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How do I replace the battery in the full-size iPod models?
If it is out of warranty, Apple will replace the battery in your "full size" iPod -- the original iPod, iPod 2nd Gen, 3rd Gen, 4th Gen, 5th Gen/video, or classic -- for a cost of US$59 plus US$6.95 shipping.
However, a variety of third-party battery replacement services also are available at lower prices. Many sell batteries for self-installation as well.
If you are not sure which full-size iPod you have -- all of which are white or black and have a "wheel" for navigation as well as a hard drive -- these models often can be externally identified by a unique (or somewhat unique), but difficult to read, model number toward the bottom of the back of the device. EveryiPod.com's complete list of model numbers for the iPod line displays the model numbers for each full-size device (and these also are listed with the applicable video below).
EveryiPod.com's Ultimate iLookup feature additionally can identify these iPod models by EMC number, order number, and the last three characters of their serial numbers as well. Like the model number, the serial number is engraved toward the bottom on the back of the device and also is available when plugged into a computer on the "Summary" tab in a modern version of iTunes (among other methods).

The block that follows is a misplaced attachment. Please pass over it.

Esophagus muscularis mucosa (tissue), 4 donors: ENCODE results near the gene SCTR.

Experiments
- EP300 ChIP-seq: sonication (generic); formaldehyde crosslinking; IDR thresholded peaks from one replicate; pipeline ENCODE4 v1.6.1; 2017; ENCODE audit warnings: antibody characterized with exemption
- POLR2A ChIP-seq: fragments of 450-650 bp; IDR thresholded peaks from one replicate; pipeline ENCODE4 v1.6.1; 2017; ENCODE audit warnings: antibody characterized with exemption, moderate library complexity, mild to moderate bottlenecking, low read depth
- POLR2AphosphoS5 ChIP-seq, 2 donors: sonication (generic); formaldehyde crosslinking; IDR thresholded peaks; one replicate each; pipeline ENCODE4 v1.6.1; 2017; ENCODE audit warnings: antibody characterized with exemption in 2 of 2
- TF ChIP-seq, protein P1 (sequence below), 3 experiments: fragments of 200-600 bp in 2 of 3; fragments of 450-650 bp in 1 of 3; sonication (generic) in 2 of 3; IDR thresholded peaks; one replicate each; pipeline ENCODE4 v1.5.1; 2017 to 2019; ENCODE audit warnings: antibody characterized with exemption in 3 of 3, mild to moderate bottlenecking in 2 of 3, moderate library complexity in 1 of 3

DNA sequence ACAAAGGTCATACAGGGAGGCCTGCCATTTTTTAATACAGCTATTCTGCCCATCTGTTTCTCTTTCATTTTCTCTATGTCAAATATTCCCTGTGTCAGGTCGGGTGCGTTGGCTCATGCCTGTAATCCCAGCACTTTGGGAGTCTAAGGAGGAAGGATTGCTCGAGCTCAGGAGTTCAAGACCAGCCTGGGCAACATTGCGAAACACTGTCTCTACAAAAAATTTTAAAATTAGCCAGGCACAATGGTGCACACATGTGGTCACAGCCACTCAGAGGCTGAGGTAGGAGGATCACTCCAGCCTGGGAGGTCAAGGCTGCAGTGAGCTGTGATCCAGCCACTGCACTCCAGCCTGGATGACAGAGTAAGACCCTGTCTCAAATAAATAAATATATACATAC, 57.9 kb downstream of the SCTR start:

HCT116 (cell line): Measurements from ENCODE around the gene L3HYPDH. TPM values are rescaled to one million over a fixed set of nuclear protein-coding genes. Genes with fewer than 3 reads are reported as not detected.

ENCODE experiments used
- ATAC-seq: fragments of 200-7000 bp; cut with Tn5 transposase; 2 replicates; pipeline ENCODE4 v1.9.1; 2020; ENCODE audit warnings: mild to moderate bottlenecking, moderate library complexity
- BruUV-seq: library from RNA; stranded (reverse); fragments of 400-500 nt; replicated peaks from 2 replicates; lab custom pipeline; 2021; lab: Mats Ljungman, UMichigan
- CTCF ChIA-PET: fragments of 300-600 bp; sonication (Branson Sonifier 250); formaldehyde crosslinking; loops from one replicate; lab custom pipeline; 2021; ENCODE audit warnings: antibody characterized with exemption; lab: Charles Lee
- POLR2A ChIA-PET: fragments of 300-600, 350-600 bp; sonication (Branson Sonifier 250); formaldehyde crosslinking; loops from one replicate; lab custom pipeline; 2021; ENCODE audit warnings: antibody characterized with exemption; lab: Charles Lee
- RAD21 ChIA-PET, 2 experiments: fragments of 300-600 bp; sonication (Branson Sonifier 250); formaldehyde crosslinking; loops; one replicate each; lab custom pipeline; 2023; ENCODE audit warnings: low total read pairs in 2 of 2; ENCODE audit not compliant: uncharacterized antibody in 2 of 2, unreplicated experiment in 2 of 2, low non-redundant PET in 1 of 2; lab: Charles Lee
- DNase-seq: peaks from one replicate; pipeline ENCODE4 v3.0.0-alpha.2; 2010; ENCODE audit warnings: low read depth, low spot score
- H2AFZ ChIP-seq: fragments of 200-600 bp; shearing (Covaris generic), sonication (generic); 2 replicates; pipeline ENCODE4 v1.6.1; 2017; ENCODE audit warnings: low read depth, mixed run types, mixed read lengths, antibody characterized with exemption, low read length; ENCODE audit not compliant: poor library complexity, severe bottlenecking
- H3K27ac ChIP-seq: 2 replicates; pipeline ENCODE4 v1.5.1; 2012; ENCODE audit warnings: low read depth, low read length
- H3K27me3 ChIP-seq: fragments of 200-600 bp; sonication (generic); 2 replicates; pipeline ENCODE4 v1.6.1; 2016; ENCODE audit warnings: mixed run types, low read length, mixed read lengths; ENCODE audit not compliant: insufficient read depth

Battery Replacement Video Instructions
Replacing the battery in a full-size iPod is difficult, but it is not an insurmountable challenge for the technically inclined. These iPod models do not require soldering to replace the battery.
Consequently, for tech savvy individuals, site sponsor Other World Computing has a collection of easy-to-follow battery installation videos for the original iPod, iPod 2nd Gen, 3rd Gen, 4th Gen and 5th Gen models:
Original iPod (Scroll Wheel - M8541)
iPod 2nd Gen (Touch Wheel - A1019)
iPod 3rd Gen (Four Buttons - A1040)
iPod 5th Gen (with Video - A1136)
iPod classic (A1238)
Although the procedure is quite similar to the iPod 5th Gen/video, PowerBookMedic has a video for the iPod classic as well:
From watching the video for your particular iPod model, you should be able to determine whether or not you feel comfortable replacing the battery yourself or if you would instead prefer to pay a professional to perform the upgrade.